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11 December 2004
World's oldest backgammon set found in Iran

Archaelogists in Iran have said they have uncovered what they believe is the world's oldest backgammon set, which could make the country the cradle of board games. The game, complete with 60 pieces, was found in the ruins of the so-called Burnt City in Sistan-Baluchestan province the far southeast of the country. Located near Zabol and the Afghan border, the Burnt City is believed to have been built 3200 BCE and flourished until it was destroyed by fire in 2100 BCE.
     The report said Iranian archeologists working on the relics of the 5,000-year-old civilisation believe the set is up to two centuries older than previous discoveries in Mesopotamian sites in what is now Iraq. "The backgammon set reveals intriguing clues to the lifestyle of those people," said Mansour Sajjadi, head of the research team."The board is rectangular and made of ebony, which did not grow in Sistan and merchants used to import it from India," he added, saying the set also displayed a high degree of craftsmanship. However, he said researchers were still trying to work out why the set had 60 pieces. Modern varieties of the game have 30 pieces.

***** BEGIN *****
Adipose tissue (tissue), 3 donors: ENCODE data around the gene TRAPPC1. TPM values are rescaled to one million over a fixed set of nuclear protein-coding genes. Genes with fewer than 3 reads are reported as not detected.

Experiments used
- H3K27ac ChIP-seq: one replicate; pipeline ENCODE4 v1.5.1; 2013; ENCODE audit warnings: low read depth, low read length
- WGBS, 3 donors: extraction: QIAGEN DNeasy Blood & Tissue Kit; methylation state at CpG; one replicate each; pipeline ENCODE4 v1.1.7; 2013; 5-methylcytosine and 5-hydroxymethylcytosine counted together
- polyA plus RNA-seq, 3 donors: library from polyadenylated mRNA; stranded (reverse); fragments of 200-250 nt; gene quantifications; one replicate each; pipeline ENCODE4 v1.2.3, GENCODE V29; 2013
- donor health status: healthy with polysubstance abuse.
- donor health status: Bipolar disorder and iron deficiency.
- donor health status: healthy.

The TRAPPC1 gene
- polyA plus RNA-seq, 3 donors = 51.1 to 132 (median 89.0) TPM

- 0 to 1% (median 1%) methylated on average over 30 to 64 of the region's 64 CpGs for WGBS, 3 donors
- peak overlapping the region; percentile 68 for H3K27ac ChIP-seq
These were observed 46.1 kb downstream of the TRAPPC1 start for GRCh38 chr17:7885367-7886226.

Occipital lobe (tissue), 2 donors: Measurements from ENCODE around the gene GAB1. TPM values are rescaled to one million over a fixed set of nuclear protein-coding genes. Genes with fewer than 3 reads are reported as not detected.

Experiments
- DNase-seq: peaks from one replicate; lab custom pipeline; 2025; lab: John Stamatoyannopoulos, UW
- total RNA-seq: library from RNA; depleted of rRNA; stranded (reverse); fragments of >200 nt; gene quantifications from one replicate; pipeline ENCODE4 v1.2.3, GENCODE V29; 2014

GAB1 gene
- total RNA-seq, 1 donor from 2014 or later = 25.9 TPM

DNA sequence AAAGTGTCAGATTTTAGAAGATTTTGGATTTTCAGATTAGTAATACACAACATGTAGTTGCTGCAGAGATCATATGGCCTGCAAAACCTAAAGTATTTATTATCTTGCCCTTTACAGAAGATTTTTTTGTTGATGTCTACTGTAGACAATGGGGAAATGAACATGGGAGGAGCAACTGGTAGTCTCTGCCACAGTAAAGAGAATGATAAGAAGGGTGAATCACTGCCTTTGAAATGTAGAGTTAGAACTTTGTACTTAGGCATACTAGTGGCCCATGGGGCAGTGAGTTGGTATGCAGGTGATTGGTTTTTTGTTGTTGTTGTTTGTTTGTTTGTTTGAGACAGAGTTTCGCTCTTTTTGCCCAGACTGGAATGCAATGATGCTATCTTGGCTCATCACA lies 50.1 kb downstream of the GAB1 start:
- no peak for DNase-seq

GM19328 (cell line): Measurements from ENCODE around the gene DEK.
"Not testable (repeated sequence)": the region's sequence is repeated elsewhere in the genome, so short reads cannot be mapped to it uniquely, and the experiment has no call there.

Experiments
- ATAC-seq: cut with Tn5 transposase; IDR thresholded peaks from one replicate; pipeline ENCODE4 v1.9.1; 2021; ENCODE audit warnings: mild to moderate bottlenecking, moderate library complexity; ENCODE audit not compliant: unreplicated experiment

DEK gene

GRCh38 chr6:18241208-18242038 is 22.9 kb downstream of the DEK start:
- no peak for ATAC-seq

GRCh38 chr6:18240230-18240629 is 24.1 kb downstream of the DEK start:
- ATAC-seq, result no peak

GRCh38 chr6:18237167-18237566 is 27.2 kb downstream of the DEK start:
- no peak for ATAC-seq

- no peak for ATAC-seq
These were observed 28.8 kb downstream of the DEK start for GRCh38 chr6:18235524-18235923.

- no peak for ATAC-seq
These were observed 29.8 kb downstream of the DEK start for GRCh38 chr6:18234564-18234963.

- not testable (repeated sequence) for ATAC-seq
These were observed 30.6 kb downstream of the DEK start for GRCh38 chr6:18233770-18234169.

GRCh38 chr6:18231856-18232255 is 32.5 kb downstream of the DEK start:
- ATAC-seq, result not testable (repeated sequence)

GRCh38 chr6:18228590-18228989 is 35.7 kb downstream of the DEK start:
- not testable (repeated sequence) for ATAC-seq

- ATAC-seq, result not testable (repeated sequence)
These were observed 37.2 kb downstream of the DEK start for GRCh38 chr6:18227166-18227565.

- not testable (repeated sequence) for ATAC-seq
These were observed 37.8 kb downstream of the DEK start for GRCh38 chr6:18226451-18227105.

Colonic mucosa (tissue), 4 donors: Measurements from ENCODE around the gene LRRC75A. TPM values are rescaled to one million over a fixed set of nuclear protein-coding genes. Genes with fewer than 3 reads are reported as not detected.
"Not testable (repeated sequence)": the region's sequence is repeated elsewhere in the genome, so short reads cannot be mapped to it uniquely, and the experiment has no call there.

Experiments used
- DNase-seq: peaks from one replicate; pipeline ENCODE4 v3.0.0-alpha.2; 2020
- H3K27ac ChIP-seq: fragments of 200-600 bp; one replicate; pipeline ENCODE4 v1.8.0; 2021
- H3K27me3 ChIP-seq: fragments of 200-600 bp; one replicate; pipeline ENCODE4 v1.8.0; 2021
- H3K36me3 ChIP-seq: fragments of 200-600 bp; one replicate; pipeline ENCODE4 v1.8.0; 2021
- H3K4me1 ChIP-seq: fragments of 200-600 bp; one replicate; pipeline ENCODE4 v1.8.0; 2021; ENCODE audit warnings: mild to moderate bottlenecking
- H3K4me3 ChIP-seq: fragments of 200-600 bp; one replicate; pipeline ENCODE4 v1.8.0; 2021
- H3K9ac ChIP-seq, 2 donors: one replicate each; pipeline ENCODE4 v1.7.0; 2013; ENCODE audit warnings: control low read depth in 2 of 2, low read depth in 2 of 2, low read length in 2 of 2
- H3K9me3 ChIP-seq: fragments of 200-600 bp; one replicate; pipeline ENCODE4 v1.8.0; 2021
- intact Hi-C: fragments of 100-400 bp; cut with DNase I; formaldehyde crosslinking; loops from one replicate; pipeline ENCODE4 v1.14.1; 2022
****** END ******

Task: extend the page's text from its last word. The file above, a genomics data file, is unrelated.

Source: AFP, Yahoo! News (7 December 2004)

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